Alas, I find that Ilya Somin over at Volokh’s is, in the context of King v. Burwell, back-pedaling furiously away from NFIB’s
anti-coercion principle. As explained by Abby Moncrieff’s excellent amicus brief
, that principle is relevant to King in the form of an “avoidance canon.” The Affordable Care Act, on Abby’s reading, should not be construed to put state governments to the choice of either setting up healthcare exchanges are having their citizens lose access to tax subsidies. Such a choice is precisely similar to forcing Texas to choose between either carrying out the feds’ greenhouse gas policy (on one hand) or having the feds impose extra-onerous burdens on Texas’ private industry (on the other).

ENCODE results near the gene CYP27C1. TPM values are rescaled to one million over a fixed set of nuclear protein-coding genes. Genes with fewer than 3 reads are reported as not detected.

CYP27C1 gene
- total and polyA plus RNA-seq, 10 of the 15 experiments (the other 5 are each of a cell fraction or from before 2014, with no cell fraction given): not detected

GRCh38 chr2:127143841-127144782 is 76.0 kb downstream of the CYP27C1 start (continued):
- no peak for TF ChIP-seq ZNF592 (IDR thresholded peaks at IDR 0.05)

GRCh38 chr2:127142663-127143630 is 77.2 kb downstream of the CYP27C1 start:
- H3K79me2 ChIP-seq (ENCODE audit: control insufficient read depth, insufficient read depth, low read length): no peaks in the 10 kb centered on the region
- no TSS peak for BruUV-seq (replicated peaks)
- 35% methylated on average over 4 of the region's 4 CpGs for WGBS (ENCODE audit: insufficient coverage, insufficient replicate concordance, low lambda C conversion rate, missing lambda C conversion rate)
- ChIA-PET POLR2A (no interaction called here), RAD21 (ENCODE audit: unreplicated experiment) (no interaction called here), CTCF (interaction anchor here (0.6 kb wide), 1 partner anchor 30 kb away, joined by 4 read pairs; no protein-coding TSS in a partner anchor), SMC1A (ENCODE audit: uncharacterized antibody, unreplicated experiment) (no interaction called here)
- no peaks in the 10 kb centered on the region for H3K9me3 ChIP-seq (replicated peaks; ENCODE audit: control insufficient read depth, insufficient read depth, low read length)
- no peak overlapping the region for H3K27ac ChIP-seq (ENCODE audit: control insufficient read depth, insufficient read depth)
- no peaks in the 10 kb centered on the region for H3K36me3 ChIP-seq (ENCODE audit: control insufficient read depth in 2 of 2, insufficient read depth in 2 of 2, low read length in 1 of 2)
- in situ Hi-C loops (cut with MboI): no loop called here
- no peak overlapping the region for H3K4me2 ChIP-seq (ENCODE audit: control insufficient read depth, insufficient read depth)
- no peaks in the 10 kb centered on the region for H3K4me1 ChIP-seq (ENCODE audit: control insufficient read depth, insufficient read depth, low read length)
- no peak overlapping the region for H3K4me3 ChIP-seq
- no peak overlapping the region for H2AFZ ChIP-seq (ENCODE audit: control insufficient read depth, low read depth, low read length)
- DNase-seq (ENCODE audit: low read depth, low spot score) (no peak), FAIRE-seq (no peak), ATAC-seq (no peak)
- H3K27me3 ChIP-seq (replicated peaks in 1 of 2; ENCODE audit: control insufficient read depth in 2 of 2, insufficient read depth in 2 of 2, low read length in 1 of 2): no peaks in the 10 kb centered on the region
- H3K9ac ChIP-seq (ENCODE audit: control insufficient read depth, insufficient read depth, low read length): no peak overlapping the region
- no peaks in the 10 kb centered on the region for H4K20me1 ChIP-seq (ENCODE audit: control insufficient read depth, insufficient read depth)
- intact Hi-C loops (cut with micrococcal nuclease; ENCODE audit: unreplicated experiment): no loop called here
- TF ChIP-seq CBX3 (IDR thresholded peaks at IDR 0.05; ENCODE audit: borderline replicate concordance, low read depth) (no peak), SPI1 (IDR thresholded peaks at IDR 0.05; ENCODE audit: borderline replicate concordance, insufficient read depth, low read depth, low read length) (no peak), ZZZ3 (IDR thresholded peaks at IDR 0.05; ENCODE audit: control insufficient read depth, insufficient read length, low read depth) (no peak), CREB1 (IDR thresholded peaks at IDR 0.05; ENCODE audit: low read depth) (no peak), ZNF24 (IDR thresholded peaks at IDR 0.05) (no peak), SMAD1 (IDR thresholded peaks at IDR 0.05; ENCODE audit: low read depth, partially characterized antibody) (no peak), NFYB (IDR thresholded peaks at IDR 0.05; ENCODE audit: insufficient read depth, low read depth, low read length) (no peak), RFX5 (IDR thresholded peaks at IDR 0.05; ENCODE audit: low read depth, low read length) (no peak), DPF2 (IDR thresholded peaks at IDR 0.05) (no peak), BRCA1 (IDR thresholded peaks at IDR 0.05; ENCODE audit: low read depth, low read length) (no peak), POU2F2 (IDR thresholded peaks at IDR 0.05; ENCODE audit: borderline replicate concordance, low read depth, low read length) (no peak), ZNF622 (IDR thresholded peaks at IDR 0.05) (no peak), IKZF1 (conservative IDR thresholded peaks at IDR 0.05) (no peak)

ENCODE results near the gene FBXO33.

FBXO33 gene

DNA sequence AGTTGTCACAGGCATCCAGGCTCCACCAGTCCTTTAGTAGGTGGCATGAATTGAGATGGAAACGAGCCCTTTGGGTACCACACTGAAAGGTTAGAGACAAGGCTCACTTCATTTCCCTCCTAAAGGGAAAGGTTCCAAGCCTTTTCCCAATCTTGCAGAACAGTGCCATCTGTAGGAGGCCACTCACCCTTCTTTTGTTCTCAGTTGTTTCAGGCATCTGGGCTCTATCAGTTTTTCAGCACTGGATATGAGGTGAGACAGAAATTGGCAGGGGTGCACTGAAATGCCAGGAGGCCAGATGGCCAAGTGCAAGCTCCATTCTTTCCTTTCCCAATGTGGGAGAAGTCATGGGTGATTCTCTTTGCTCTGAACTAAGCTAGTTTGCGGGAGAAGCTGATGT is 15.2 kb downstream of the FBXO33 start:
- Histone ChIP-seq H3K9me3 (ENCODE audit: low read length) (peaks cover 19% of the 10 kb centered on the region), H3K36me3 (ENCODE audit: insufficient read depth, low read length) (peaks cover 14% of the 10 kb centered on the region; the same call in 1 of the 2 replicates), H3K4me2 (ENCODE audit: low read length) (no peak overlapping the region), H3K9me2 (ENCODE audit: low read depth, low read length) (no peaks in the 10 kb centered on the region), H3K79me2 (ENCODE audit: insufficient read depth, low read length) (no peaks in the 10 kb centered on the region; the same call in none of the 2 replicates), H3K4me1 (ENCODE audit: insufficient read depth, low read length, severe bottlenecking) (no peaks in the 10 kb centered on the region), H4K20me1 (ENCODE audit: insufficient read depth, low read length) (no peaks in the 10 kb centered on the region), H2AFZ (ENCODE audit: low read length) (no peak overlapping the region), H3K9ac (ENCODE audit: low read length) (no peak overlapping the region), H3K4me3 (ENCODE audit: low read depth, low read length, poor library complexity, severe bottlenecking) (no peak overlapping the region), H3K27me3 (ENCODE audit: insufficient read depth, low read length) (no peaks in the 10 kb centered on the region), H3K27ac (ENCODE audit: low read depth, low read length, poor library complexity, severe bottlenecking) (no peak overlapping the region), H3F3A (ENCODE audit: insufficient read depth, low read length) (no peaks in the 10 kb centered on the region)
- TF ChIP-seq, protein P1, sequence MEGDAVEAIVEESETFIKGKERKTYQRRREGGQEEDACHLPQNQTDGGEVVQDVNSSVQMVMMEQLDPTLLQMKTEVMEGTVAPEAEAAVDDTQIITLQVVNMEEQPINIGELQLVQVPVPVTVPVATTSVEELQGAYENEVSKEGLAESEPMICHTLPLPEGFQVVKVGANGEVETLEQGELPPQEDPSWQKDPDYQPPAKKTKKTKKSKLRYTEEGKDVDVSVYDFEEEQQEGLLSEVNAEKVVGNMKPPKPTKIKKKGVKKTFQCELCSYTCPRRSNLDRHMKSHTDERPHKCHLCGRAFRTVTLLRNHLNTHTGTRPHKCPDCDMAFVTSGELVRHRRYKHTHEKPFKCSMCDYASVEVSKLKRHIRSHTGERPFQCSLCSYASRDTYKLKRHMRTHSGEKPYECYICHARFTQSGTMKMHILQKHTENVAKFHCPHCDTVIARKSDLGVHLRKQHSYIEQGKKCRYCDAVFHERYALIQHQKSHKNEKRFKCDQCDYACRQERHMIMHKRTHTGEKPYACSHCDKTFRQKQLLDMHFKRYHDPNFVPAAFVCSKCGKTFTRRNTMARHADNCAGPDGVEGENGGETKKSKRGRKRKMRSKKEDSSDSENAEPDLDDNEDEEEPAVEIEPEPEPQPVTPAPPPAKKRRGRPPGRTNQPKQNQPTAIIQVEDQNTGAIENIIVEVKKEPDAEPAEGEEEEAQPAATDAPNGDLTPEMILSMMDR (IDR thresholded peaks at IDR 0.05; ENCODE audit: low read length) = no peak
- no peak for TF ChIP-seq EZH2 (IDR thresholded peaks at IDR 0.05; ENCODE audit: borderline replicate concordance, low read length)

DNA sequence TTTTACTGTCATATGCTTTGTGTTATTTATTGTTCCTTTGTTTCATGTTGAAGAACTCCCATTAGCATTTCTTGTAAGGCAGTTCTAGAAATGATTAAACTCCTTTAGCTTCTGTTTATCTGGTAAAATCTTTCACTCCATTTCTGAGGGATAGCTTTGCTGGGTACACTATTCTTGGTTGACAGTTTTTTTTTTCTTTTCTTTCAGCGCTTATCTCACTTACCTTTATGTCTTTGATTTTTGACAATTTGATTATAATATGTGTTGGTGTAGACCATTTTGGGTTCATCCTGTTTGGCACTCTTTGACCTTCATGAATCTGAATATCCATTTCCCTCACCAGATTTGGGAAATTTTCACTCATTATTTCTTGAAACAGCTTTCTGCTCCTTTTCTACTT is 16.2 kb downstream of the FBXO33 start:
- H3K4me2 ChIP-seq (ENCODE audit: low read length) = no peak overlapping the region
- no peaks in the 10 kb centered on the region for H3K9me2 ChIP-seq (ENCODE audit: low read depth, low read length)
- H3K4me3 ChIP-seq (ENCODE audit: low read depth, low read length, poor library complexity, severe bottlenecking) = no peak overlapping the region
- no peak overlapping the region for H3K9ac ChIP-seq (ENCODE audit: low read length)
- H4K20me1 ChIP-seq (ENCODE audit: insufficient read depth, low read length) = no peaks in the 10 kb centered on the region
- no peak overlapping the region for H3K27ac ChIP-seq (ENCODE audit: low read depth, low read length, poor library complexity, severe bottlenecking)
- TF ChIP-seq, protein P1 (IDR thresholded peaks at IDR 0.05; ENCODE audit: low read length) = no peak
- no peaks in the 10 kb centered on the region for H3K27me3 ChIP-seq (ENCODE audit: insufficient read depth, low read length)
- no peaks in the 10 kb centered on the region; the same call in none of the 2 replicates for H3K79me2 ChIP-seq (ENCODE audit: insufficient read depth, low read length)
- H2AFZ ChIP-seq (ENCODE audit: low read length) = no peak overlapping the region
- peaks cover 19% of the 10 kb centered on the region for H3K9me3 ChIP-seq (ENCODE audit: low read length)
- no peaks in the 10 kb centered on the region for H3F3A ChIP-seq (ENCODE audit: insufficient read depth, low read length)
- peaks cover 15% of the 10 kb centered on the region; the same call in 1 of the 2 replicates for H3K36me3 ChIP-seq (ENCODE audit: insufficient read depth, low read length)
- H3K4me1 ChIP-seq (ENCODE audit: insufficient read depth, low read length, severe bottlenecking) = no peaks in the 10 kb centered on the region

As I explain after the jump, Abby is absolutely correct, at least if NFIB Part IV(B) is given a reasonably broad reading. Yet I find that Ilya Somin is dismissing these worries about coercion by offering a bizarrely narrow reading of NFIB’s anti-coercion principle.
Is Ilya just another fair-weather federalist who forgot his decentralizing principles as soon as his immediate political or ideological interests cut the other way? I think that the problem is better understood as a strategic rather than moral problem: Libertarians and conservatives do not want to sacrifice their litigation priorities for the sake of general principles of federalism until they get a credible commitment from liberals like Abby that the liberals will follow suit when liberal priorities are threatened by robust decentralization. After the jump, I’ll explain how King presents a golden opportunity for such a grand bargain.